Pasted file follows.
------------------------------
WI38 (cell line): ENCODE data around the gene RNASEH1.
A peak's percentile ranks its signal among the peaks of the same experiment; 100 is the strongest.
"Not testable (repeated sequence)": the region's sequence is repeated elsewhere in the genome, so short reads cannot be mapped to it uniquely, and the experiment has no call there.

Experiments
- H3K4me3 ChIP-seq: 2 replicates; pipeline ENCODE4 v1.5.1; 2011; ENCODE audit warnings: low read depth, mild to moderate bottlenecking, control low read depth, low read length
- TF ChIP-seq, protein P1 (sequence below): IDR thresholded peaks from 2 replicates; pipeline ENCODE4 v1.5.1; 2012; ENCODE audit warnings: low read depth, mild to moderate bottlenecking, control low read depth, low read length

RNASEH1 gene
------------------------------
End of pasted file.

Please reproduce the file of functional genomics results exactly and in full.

WI38 (cell line): ENCODE data around the gene RNASEH1.
A peak's percentile ranks its signal among the peaks of the same experiment; 100 is the strongest.
"Not testable (repeated sequence)": the region's sequence is repeated elsewhere in the genome, so short reads cannot be mapped to it uniquely, and the experiment has no call there.

Experiments
- H3K4me3 ChIP-seq: 2 replicates; pipeline ENCODE4 v1.5.1; 2011; ENCODE audit warnings: low read depth, mild to moderate bottlenecking, control low read depth, low read length
- TF ChIP-seq, protein P1 (sequence below): IDR thresholded peaks from 2 replicates; pipeline ENCODE4 v1.5.1; 2012; ENCODE audit warnings: low read depth, mild to moderate bottlenecking, control low read depth, low read length

RNASEH1 gene